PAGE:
If any organization embodies our idea of the classic mad inventors, just running amock with crazy ideas, it’s DARPA. A jumping dog robot? Sure. Self-guiding bullets? What can go wrong? Vertical take-off plane? Well, why not? Bioengineered spy plants? Wait, what?
Yes, the Defense Advanced Research Projects Agency – DARPA – the part of the US Department of Defense responsible for developing technologies to be used by the military, is planning to bioengineer plants for intelligence gathering.
DARPA says its new program “envisions plants as discreet, self-sustaining sensors capable of reporting via remotely monitored, programmed responses to environmental stimuli.” Because that doesn’t sound terrifying at all. Somewhere between 1984’s foliage microphones and the classic “bug” in a pot plant.
OK, the idea isn’t quite as crazy as it seems. The agency is turning to plants, or more specifically Advanced Plant Technologies (APT), to utilize their ability to sense environmental stimuli, engineering them to identify potential threats such as chemical leaks or radiation. Flora, they claim, is the “next generation of intelligence gatherers”.
We’re not talking sentient plants, of course. But if engineers can control the stimuli plants respond to, and how they react, they can program them to detect all sorts, from electromagnetic charges to pathogens in the air. And as plants are self-sustaining, the plan is they will monitor for anything that might trigger them, while living quite happily in the wild with minimal care.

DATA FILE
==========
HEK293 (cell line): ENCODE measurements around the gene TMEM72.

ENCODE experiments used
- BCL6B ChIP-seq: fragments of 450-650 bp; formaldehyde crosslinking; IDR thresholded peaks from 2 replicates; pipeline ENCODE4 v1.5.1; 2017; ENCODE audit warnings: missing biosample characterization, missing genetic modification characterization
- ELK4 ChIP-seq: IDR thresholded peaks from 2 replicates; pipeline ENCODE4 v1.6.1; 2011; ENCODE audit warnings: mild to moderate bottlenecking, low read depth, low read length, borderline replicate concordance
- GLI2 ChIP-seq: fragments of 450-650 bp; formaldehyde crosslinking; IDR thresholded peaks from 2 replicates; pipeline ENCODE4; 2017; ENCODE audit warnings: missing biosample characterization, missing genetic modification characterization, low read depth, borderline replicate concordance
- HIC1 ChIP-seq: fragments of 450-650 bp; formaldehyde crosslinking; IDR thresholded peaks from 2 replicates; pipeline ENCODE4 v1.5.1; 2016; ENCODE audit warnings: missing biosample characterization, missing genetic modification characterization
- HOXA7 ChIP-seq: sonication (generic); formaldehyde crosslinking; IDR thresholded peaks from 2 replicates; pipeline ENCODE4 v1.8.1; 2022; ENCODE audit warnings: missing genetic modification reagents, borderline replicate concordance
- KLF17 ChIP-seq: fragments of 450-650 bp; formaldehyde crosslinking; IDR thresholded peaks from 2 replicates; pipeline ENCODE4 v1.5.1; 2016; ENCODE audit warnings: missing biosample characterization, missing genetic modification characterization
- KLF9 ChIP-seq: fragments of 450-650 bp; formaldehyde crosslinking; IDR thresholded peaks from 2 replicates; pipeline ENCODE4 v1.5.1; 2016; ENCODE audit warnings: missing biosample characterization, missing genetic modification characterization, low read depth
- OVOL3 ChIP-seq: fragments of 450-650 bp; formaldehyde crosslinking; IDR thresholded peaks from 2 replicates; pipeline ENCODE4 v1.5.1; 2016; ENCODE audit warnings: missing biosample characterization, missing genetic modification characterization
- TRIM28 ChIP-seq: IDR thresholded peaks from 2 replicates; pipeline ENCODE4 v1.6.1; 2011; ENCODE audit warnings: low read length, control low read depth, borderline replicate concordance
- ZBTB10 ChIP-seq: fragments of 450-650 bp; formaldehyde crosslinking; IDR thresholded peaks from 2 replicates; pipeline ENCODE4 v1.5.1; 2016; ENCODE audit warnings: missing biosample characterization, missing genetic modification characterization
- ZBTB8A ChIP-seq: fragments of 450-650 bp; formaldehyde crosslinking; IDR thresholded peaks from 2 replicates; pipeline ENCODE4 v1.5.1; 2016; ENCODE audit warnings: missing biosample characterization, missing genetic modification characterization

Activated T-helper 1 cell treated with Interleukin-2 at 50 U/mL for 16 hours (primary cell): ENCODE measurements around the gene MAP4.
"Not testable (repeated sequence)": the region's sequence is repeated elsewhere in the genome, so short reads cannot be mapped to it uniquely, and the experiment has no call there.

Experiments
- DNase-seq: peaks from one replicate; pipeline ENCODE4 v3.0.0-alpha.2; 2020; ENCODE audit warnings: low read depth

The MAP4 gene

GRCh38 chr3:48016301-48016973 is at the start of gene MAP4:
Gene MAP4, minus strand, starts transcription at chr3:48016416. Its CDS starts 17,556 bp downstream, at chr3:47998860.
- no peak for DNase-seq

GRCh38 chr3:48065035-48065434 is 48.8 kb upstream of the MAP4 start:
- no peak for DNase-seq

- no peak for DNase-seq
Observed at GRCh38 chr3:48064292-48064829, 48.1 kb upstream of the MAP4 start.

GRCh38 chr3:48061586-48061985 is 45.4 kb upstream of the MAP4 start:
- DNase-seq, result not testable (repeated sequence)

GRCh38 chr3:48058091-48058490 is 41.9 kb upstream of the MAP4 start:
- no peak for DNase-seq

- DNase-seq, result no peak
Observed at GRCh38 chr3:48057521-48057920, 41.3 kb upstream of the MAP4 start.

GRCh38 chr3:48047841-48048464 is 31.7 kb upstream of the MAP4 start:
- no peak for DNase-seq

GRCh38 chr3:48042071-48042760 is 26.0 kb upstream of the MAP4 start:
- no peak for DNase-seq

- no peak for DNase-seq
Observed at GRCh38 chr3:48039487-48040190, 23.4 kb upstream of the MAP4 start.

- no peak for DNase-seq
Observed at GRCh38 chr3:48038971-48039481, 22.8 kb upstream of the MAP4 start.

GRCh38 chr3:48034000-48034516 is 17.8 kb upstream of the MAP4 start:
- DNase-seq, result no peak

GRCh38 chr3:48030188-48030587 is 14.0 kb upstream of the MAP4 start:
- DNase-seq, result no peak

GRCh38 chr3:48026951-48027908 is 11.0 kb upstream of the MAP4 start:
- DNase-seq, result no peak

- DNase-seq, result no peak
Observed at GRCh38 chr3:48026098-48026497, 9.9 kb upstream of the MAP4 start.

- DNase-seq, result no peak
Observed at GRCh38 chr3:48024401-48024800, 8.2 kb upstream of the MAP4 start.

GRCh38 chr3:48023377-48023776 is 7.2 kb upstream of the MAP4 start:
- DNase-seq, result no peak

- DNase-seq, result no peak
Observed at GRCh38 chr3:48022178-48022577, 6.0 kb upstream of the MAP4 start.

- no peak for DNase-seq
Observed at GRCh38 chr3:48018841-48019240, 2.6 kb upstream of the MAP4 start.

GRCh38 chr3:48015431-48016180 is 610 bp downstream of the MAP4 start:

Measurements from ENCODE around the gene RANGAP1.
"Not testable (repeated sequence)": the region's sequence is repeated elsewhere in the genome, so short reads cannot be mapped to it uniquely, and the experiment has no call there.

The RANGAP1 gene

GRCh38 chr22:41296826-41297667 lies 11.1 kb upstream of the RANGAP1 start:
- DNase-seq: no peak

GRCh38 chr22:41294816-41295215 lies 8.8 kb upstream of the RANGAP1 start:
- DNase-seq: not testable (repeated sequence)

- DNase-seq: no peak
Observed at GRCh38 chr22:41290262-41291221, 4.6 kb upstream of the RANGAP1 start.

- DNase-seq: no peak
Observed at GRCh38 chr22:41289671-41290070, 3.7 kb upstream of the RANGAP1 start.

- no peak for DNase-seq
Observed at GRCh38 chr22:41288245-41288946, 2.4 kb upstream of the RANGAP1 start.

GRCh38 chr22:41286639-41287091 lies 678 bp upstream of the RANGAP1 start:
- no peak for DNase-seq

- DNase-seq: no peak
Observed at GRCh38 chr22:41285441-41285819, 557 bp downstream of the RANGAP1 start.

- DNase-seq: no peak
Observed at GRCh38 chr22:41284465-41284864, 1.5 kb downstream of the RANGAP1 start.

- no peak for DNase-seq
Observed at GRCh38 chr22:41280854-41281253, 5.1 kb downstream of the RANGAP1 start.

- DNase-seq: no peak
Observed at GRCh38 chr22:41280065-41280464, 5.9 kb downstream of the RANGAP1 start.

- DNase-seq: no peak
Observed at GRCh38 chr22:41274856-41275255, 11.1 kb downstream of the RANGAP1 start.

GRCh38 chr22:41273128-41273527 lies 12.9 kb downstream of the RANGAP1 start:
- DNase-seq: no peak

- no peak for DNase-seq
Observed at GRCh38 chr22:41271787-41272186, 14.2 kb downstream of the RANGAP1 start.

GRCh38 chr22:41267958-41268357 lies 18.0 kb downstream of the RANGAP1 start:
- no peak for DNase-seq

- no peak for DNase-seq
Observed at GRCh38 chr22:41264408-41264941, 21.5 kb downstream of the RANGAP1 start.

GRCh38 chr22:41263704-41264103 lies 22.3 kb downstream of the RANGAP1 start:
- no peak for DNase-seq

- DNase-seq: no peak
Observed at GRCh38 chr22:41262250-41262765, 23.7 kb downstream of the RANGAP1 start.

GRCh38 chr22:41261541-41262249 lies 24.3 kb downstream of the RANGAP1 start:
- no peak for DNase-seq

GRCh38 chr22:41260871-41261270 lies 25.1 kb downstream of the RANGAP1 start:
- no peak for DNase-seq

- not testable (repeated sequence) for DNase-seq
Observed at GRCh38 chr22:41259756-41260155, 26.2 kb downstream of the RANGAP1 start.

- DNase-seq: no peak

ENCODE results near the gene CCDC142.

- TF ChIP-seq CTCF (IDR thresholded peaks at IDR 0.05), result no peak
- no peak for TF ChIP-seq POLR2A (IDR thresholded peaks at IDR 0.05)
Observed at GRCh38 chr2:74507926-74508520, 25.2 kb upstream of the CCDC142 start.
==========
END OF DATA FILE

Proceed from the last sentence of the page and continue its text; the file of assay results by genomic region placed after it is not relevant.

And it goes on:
“Plants are highly attuned to their environments and naturally manifest physiological responses to basic stimuli such as light and temperature, but also in some cases to touch, chemicals, pests, and pathogens,” explained Blake Bextine, the DARPA Program Manager for APT.
“Emerging molecular and modeling techniques may make it possible to reprogram these detection and reporting capabilities for a wide range of stimuli, which would not only open up new intelligence streams, but also reduce the personnel risks and costs associated with traditional sensors.”
This isn’t the first time plants have been modified in this way. Previously though, the plants' natural resources were being depleted by having to redirect energy to monitoring. Researchers working on the APT hope to create plants that can be used as sensors, but won’t actually affect the plants' capability of thriving in the natural world, dealing with unknown factors such as animals, insects, and competing plants, hence self-sustaining.
At the moment this idea hasn't even reached proof of concept, though. It will be proposed at the agency's Biological Technologies Offices in Virgina as part of DARPA's APT Proposers Day on December 12. We look forward to seeing what else they come up with.